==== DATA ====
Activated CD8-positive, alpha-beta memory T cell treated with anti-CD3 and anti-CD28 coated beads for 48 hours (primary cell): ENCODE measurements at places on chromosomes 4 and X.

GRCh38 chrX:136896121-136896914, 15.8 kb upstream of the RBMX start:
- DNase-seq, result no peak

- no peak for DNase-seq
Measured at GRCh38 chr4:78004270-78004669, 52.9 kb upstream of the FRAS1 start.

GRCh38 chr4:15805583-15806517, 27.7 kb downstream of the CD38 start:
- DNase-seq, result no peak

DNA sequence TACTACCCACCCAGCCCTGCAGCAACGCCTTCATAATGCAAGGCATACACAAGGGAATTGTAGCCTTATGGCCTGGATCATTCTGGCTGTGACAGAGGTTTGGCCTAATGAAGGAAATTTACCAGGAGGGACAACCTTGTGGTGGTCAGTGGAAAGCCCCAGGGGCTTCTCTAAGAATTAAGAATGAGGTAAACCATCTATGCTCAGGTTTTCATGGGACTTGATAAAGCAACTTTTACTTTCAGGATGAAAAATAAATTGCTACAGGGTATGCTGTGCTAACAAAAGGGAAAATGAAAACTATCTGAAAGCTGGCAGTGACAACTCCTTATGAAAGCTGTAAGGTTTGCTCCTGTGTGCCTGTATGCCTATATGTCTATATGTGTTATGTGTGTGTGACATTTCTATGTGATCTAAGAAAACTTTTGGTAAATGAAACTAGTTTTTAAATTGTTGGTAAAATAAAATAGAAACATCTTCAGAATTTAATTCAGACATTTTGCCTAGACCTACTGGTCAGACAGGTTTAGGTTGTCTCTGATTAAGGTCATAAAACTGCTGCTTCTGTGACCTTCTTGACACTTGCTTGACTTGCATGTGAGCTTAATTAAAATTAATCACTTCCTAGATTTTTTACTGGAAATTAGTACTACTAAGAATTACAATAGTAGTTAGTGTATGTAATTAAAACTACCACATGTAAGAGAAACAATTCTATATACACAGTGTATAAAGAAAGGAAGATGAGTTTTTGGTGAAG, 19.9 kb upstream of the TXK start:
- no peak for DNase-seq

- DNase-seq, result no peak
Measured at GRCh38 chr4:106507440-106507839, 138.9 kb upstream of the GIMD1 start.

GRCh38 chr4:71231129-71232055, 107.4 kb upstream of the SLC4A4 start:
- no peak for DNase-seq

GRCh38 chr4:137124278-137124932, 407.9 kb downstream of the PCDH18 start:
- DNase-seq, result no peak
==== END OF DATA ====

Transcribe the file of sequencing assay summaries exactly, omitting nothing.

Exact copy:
Activated CD8-positive, alpha-beta memory T cell treated with anti-CD3 and anti-CD28 coated beads for 48 hours (primary cell): ENCODE measurements at places on chromosomes 4 and X.

GRCh38 chrX:136896121-136896914, 15.8 kb upstream of the RBMX start:
- DNase-seq, result no peak

- no peak for DNase-seq
Measured at GRCh38 chr4:78004270-78004669, 52.9 kb upstream of the FRAS1 start.

GRCh38 chr4:15805583-15806517, 27.7 kb downstream of the CD38 start:
- DNase-seq, result no peak

DNA sequence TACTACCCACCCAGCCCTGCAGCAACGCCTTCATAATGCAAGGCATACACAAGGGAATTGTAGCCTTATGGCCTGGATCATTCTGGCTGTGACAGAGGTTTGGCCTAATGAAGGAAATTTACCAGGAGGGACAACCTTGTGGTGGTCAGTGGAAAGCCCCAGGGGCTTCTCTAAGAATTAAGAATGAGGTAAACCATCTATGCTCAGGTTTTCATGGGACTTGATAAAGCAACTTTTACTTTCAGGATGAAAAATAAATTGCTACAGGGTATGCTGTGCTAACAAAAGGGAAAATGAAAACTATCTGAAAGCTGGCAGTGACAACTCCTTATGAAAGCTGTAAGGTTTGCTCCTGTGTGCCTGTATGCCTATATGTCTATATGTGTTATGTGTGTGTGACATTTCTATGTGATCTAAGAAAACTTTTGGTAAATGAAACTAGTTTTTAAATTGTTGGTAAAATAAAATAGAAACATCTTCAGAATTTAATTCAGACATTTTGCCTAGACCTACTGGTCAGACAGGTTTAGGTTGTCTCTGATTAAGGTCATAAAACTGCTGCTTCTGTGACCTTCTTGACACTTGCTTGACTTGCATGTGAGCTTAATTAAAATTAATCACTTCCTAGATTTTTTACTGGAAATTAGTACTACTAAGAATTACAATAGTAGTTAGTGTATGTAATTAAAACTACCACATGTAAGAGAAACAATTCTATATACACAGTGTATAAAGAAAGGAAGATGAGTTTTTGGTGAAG, 19.9 kb upstream of the TXK start:
- no peak for DNase-seq

- DNase-seq, result no peak
Measured at GRCh38 chr4:106507440-106507839, 138.9 kb upstream of the GIMD1 start.

GRCh38 chr4:71231129-71232055, 107.4 kb upstream of the SLC4A4 start:
- no peak for DNase-seq

GRCh38 chr4:137124278-137124932, 407.9 kb downstream of the PCDH18 start:
- DNase-seq, result no peak